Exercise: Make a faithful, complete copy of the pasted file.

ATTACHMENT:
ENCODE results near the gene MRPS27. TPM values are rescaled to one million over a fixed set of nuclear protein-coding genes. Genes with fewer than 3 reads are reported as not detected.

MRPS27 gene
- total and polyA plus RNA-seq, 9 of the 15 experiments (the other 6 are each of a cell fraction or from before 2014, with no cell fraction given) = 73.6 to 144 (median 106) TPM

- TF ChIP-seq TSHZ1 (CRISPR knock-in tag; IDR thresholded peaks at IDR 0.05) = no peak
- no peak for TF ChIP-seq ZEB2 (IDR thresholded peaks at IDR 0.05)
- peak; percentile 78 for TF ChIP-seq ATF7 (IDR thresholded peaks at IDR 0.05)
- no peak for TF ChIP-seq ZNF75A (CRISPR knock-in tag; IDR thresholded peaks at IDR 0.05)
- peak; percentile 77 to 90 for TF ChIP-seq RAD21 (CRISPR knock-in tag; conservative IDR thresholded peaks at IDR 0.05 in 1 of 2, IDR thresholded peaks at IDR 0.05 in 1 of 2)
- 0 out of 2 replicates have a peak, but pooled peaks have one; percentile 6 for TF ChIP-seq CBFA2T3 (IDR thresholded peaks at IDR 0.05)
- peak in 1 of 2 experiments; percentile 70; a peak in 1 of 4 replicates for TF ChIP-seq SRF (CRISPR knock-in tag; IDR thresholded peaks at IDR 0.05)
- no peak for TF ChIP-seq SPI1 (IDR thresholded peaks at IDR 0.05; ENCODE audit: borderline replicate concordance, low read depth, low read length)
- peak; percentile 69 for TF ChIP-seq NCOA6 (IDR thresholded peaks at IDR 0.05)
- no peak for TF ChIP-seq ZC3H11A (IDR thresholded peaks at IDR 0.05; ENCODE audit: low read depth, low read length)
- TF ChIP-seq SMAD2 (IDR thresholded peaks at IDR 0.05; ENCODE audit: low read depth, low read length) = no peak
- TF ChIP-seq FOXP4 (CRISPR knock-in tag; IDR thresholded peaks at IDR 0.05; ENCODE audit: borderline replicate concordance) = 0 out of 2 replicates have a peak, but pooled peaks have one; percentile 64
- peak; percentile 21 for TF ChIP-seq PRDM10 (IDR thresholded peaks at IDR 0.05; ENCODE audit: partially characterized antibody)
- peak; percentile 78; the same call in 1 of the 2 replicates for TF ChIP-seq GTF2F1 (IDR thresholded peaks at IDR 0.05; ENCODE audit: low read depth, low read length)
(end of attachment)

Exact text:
ENCODE results near the gene MRPS27. TPM values are rescaled to one million over a fixed set of nuclear protein-coding genes. Genes with fewer than 3 reads are reported as not detected.

MRPS27 gene
- total and polyA plus RNA-seq, 9 of the 15 experiments (the other 6 are each of a cell fraction or from before 2014, with no cell fraction given) = 73.6 to 144 (median 106) TPM

- TF ChIP-seq TSHZ1 (CRISPR knock-in tag; IDR thresholded peaks at IDR 0.05) = no peak
- no peak for TF ChIP-seq ZEB2 (IDR thresholded peaks at IDR 0.05)
- peak; percentile 78 for TF ChIP-seq ATF7 (IDR thresholded peaks at IDR 0.05)
- no peak for TF ChIP-seq ZNF75A (CRISPR knock-in tag; IDR thresholded peaks at IDR 0.05)
- peak; percentile 77 to 90 for TF ChIP-seq RAD21 (CRISPR knock-in tag; conservative IDR thresholded peaks at IDR 0.05 in 1 of 2, IDR thresholded peaks at IDR 0.05 in 1 of 2)
- 0 out of 2 replicates have a peak, but pooled peaks have one; percentile 6 for TF ChIP-seq CBFA2T3 (IDR thresholded peaks at IDR 0.05)
- peak in 1 of 2 experiments; percentile 70; a peak in 1 of 4 replicates for TF ChIP-seq SRF (CRISPR knock-in tag; IDR thresholded peaks at IDR 0.05)
- no peak for TF ChIP-seq SPI1 (IDR thresholded peaks at IDR 0.05; ENCODE audit: borderline replicate concordance, low read depth, low read length)
- peak; percentile 69 for TF ChIP-seq NCOA6 (IDR thresholded peaks at IDR 0.05)
- no peak for TF ChIP-seq ZC3H11A (IDR thresholded peaks at IDR 0.05; ENCODE audit: low read depth, low read length)
- TF ChIP-seq SMAD2 (IDR thresholded peaks at IDR 0.05; ENCODE audit: low read depth, low read length) = no peak
- TF ChIP-seq FOXP4 (CRISPR knock-in tag; IDR thresholded peaks at IDR 0.05; ENCODE audit: borderline replicate concordance) = 0 out of 2 replicates have a peak, but pooled peaks have one; percentile 64
- peak; percentile 21 for TF ChIP-seq PRDM10 (IDR thresholded peaks at IDR 0.05; ENCODE audit: partially characterized antibody)
- peak; percentile 78; the same call in 1 of the 2 replicates for TF ChIP-seq GTF2F1 (IDR thresholded peaks at IDR 0.05; ENCODE audit: low read depth, low read length)